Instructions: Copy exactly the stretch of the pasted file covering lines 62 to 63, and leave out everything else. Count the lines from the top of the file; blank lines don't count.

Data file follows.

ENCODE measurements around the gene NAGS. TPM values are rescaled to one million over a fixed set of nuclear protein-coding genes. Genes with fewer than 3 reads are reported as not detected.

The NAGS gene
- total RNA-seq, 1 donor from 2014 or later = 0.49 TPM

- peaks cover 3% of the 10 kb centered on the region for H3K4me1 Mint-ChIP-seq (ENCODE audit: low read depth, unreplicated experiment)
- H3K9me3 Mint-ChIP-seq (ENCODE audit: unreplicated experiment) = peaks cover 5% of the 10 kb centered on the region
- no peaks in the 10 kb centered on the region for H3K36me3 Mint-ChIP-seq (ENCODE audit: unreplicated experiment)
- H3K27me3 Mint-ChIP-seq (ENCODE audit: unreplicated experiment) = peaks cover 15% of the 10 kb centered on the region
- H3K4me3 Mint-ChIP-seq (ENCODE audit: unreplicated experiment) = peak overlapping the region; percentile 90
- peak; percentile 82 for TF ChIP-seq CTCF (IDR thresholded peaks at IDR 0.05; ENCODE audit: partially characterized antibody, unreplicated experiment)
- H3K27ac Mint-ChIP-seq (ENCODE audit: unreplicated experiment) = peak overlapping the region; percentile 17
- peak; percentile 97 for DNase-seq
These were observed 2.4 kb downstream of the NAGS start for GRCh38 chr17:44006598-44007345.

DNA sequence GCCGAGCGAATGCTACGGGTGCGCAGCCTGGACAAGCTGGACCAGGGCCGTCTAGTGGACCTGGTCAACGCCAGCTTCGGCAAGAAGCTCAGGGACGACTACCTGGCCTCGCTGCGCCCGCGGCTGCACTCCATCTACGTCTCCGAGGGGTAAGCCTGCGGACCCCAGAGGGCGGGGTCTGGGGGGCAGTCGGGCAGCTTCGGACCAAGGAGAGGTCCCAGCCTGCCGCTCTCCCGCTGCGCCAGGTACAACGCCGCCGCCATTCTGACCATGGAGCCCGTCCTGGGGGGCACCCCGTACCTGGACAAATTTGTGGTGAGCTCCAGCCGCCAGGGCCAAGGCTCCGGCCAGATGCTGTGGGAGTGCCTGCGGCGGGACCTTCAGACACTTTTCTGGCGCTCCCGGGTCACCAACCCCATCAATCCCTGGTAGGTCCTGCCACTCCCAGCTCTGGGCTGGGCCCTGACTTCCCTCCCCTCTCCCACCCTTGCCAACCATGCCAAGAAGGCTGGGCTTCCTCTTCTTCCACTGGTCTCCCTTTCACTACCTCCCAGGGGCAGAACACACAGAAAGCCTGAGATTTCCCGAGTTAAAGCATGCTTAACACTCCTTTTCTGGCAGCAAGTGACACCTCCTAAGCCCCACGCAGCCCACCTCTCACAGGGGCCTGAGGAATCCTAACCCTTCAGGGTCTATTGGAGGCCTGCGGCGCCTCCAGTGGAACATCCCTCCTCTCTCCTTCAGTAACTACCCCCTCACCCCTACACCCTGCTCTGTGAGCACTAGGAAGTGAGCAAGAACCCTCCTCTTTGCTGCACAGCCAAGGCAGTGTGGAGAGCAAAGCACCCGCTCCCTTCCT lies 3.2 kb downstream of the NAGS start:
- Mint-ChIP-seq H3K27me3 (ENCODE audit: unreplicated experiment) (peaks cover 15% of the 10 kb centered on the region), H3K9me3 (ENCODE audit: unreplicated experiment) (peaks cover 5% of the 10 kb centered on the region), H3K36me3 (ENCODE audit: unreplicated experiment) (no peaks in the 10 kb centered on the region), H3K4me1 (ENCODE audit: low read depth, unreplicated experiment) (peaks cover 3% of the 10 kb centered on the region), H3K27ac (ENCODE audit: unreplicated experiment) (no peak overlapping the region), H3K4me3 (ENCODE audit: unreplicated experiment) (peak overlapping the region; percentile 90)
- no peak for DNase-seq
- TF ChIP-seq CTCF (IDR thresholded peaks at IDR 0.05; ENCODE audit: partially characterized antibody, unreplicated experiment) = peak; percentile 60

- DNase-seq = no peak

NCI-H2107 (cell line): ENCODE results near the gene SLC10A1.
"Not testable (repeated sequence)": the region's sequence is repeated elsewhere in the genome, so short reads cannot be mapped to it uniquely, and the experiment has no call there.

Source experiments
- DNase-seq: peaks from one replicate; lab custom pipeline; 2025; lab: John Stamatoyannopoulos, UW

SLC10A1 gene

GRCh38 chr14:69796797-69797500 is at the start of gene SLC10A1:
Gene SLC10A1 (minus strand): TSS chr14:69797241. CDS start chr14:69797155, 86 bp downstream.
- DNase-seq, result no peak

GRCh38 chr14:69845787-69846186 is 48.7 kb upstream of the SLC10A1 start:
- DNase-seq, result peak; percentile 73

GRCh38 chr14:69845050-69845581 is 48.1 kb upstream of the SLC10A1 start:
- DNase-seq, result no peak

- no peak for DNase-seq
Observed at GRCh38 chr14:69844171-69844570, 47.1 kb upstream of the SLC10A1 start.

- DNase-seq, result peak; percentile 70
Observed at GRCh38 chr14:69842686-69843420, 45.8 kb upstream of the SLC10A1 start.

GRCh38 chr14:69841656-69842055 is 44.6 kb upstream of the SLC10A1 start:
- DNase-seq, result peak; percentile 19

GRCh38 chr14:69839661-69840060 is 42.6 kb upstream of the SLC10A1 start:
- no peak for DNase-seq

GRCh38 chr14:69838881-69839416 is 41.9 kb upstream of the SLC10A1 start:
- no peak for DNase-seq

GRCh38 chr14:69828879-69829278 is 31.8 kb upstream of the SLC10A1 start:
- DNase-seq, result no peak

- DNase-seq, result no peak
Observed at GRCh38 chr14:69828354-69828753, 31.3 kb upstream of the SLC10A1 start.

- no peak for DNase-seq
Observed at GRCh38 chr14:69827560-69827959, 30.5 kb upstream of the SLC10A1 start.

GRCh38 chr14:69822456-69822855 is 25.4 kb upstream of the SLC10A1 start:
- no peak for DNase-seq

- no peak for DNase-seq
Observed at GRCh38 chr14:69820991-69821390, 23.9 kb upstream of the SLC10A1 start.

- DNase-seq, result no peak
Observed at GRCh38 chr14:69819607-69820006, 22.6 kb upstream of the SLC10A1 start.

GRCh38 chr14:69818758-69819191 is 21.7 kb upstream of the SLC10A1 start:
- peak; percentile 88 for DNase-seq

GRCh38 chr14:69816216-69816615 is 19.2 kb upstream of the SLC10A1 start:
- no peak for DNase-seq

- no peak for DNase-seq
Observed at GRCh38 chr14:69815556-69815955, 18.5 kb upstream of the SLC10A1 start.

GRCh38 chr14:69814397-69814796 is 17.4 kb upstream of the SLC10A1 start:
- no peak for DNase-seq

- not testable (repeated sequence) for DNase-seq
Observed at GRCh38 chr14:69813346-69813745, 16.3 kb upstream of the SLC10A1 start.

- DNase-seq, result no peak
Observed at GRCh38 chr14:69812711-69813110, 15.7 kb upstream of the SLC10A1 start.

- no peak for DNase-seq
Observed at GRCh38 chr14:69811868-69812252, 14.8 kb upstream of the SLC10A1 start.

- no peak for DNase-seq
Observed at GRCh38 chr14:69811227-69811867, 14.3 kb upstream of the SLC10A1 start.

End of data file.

- DNase-seq, result no peak
Observed at GRCh38 chr14:69812711-69813110, 15.7 kb upstream of the SLC10A1 start.